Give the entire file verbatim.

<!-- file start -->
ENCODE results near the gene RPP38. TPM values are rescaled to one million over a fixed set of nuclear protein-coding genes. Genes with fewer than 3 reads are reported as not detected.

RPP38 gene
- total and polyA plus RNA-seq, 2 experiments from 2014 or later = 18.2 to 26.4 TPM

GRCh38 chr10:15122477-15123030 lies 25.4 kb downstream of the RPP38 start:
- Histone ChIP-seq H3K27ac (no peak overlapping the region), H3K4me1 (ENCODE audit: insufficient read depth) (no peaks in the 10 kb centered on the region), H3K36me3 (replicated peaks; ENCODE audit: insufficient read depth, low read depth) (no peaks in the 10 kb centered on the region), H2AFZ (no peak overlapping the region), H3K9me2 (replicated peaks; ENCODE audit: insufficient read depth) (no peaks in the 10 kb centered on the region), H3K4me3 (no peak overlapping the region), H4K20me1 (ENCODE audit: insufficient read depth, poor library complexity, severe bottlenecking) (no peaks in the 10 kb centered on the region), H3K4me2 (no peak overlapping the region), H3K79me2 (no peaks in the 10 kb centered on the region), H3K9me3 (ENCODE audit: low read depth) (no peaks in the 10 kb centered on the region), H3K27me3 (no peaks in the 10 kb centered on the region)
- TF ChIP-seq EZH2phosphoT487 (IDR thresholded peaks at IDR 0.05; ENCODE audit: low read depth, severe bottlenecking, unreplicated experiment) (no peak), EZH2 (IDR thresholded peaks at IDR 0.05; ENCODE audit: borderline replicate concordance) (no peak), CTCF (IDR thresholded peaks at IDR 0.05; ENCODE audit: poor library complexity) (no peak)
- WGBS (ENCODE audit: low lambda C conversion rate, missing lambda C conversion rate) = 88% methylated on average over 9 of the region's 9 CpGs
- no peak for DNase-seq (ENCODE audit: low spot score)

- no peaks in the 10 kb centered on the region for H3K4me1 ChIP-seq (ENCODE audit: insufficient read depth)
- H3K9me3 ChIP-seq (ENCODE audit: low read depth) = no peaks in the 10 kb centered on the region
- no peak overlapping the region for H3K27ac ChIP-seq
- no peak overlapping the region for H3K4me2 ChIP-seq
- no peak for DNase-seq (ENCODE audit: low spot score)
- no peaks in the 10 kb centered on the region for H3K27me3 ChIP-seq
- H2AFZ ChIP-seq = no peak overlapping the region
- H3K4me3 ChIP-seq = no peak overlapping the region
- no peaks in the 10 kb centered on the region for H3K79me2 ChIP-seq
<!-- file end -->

ENCODE results near the gene RPP38. TPM values are rescaled to one million over a fixed set of nuclear protein-coding genes. Genes with fewer than 3 reads are reported as not detected.

RPP38 gene
- total and polyA plus RNA-seq, 2 experiments from 2014 or later = 18.2 to 26.4 TPM

GRCh38 chr10:15122477-15123030 lies 25.4 kb downstream of the RPP38 start:
- Histone ChIP-seq H3K27ac (no peak overlapping the region), H3K4me1 (ENCODE audit: insufficient read depth) (no peaks in the 10 kb centered on the region), H3K36me3 (replicated peaks; ENCODE audit: insufficient read depth, low read depth) (no peaks in the 10 kb centered on the region), H2AFZ (no peak overlapping the region), H3K9me2 (replicated peaks; ENCODE audit: insufficient read depth) (no peaks in the 10 kb centered on the region), H3K4me3 (no peak overlapping the region), H4K20me1 (ENCODE audit: insufficient read depth, poor library complexity, severe bottlenecking) (no peaks in the 10 kb centered on the region), H3K4me2 (no peak overlapping the region), H3K79me2 (no peaks in the 10 kb centered on the region), H3K9me3 (ENCODE audit: low read depth) (no peaks in the 10 kb centered on the region), H3K27me3 (no peaks in the 10 kb centered on the region)
- TF ChIP-seq EZH2phosphoT487 (IDR thresholded peaks at IDR 0.05; ENCODE audit: low read depth, severe bottlenecking, unreplicated experiment) (no peak), EZH2 (IDR thresholded peaks at IDR 0.05; ENCODE audit: borderline replicate concordance) (no peak), CTCF (IDR thresholded peaks at IDR 0.05; ENCODE audit: poor library complexity) (no peak)
- WGBS (ENCODE audit: low lambda C conversion rate, missing lambda C conversion rate) = 88% methylated on average over 9 of the region's 9 CpGs
- no peak for DNase-seq (ENCODE audit: low spot score)

- no peaks in the 10 kb centered on the region for H3K4me1 ChIP-seq (ENCODE audit: insufficient read depth)
- H3K9me3 ChIP-seq (ENCODE audit: low read depth) = no peaks in the 10 kb centered on the region
- no peak overlapping the region for H3K27ac ChIP-seq
- no peak overlapping the region for H3K4me2 ChIP-seq
- no peak for DNase-seq (ENCODE audit: low spot score)
- no peaks in the 10 kb centered on the region for H3K27me3 ChIP-seq
- H2AFZ ChIP-seq = no peak overlapping the region
- H3K4me3 ChIP-seq = no peak overlapping the region
- no peaks in the 10 kb centered on the region for H3K79me2 ChIP-seq